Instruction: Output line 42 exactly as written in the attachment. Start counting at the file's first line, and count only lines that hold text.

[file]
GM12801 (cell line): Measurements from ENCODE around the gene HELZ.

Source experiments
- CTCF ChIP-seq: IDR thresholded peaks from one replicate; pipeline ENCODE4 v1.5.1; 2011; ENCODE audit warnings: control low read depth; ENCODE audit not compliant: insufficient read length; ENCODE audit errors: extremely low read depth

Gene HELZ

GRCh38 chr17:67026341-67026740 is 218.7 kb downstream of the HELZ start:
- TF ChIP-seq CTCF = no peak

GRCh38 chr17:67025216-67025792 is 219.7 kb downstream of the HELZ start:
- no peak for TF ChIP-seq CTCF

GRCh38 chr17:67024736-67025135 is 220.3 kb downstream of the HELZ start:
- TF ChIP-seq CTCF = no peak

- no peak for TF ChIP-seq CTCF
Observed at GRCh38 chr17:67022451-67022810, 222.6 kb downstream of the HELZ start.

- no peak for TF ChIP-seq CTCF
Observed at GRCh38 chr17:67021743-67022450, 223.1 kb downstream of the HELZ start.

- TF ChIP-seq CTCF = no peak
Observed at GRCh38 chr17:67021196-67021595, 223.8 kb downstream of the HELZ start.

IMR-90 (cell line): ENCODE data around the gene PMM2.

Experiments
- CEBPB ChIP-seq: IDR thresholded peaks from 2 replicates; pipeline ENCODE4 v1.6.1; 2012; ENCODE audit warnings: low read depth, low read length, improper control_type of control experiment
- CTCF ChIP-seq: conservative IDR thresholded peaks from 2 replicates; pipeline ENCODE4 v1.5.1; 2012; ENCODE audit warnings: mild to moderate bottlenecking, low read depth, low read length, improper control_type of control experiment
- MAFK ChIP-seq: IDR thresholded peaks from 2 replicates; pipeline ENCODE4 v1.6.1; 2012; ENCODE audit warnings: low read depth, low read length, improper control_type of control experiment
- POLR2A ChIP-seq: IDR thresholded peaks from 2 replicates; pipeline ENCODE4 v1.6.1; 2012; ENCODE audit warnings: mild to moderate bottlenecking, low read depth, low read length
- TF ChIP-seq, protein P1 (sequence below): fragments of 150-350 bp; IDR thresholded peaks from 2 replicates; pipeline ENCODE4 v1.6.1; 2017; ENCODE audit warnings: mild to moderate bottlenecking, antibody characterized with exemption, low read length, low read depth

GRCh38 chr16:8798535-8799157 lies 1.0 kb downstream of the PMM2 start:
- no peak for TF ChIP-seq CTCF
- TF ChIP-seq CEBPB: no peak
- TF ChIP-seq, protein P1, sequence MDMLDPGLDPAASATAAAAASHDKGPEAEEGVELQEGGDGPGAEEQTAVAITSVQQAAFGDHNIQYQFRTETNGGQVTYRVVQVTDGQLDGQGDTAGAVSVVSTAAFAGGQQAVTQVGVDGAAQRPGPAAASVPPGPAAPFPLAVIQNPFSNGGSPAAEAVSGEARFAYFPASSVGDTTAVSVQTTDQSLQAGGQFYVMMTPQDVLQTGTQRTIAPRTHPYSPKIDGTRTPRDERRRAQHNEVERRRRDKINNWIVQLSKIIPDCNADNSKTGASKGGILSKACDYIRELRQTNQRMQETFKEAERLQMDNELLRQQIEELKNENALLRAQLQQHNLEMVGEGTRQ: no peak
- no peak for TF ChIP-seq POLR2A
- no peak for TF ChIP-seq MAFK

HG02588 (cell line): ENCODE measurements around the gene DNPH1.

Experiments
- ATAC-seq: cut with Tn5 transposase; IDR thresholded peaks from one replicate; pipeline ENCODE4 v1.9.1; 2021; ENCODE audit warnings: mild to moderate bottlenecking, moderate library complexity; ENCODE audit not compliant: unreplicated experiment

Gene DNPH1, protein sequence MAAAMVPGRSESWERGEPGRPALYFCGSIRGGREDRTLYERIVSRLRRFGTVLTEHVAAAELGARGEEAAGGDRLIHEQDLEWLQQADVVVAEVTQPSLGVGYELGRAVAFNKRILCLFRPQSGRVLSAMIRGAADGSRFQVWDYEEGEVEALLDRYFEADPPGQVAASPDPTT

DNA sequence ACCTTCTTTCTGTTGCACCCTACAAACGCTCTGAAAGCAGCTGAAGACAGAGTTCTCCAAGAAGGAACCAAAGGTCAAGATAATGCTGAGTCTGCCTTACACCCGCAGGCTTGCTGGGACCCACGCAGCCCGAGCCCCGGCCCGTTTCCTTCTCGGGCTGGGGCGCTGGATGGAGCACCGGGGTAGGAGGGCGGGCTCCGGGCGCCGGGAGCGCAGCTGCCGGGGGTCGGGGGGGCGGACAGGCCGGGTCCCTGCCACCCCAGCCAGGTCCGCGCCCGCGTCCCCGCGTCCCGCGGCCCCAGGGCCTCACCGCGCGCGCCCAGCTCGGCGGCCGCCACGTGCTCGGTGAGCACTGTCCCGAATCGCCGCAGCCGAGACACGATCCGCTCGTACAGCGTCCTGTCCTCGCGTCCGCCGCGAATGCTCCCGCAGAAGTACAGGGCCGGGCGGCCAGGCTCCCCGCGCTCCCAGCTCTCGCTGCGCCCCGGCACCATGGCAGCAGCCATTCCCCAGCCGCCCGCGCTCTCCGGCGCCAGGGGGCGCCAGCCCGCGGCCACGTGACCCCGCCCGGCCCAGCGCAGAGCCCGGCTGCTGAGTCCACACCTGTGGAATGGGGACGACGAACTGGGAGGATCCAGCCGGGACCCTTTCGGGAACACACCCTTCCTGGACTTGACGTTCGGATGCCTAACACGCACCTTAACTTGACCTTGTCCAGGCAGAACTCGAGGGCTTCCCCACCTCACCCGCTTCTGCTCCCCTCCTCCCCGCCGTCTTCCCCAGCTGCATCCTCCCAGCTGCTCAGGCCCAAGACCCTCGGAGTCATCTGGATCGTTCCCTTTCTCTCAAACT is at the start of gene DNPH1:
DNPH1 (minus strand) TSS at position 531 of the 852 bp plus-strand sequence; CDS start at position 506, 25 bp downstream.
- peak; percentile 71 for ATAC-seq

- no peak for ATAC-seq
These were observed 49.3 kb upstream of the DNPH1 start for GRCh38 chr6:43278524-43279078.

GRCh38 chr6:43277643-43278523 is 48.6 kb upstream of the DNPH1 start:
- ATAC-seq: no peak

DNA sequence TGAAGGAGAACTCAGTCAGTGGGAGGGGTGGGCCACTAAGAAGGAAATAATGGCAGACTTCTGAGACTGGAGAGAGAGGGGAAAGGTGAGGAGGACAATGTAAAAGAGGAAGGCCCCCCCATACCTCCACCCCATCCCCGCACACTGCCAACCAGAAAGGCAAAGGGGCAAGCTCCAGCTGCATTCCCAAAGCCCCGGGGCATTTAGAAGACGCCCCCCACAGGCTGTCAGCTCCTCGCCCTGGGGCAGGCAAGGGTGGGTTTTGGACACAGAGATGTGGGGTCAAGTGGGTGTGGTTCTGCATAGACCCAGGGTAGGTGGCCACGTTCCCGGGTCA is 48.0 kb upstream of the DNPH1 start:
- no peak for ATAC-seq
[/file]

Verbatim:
- no peak for ATAC-seq